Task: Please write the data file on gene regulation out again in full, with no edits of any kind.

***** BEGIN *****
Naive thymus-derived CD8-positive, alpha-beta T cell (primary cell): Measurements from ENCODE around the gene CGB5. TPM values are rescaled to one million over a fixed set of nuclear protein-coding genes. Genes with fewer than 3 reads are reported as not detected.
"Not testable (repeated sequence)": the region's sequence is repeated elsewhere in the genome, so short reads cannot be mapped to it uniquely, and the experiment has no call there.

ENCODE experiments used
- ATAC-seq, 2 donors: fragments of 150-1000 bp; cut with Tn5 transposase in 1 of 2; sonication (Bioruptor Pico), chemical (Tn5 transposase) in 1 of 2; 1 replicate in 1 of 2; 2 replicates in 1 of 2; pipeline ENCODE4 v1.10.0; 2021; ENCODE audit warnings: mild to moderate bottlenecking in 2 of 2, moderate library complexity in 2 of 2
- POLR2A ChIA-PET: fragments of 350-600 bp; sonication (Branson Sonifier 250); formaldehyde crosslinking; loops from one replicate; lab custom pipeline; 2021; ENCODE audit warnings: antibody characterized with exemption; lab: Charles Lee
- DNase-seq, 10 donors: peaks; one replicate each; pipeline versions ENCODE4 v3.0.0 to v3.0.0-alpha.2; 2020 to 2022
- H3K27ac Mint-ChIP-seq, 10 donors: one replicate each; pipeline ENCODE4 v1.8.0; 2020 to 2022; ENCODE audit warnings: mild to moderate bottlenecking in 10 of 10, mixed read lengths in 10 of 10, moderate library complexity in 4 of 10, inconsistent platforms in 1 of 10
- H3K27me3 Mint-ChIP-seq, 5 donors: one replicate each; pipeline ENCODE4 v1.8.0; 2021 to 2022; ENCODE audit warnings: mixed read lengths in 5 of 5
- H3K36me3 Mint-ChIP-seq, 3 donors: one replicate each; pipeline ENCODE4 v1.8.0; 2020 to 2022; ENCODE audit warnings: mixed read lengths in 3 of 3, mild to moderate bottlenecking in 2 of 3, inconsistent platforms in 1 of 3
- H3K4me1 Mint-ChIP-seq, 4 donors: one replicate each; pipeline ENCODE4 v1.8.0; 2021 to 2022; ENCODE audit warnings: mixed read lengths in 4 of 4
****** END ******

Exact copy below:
Naive thymus-derived CD8-positive, alpha-beta T cell (primary cell): Measurements from ENCODE around the gene CGB5. TPM values are rescaled to one million over a fixed set of nuclear protein-coding genes. Genes with fewer than 3 reads are reported as not detected.
"Not testable (repeated sequence)": the region's sequence is repeated elsewhere in the genome, so short reads cannot be mapped to it uniquely, and the experiment has no call there.

ENCODE experiments used
- ATAC-seq, 2 donors: fragments of 150-1000 bp; cut with Tn5 transposase in 1 of 2; sonication (Bioruptor Pico), chemical (Tn5 transposase) in 1 of 2; 1 replicate in 1 of 2; 2 replicates in 1 of 2; pipeline ENCODE4 v1.10.0; 2021; ENCODE audit warnings: mild to moderate bottlenecking in 2 of 2, moderate library complexity in 2 of 2
- POLR2A ChIA-PET: fragments of 350-600 bp; sonication (Branson Sonifier 250); formaldehyde crosslinking; loops from one replicate; lab custom pipeline; 2021; ENCODE audit warnings: antibody characterized with exemption; lab: Charles Lee
- DNase-seq, 10 donors: peaks; one replicate each; pipeline versions ENCODE4 v3.0.0 to v3.0.0-alpha.2; 2020 to 2022
- H3K27ac Mint-ChIP-seq, 10 donors: one replicate each; pipeline ENCODE4 v1.8.0; 2020 to 2022; ENCODE audit warnings: mild to moderate bottlenecking in 10 of 10, mixed read lengths in 10 of 10, moderate library complexity in 4 of 10, inconsistent platforms in 1 of 10
- H3K27me3 Mint-ChIP-seq, 5 donors: one replicate each; pipeline ENCODE4 v1.8.0; 2021 to 2022; ENCODE audit warnings: mixed read lengths in 5 of 5
- H3K36me3 Mint-ChIP-seq, 3 donors: one replicate each; pipeline ENCODE4 v1.8.0; 2020 to 2022; ENCODE audit warnings: mixed read lengths in 3 of 3, mild to moderate bottlenecking in 2 of 3, inconsistent platforms in 1 of 3
- H3K4me1 Mint-ChIP-seq, 4 donors: one replicate each; pipeline ENCODE4 v1.8.0; 2021 to 2022; ENCODE audit warnings: mixed read lengths in 4 of 4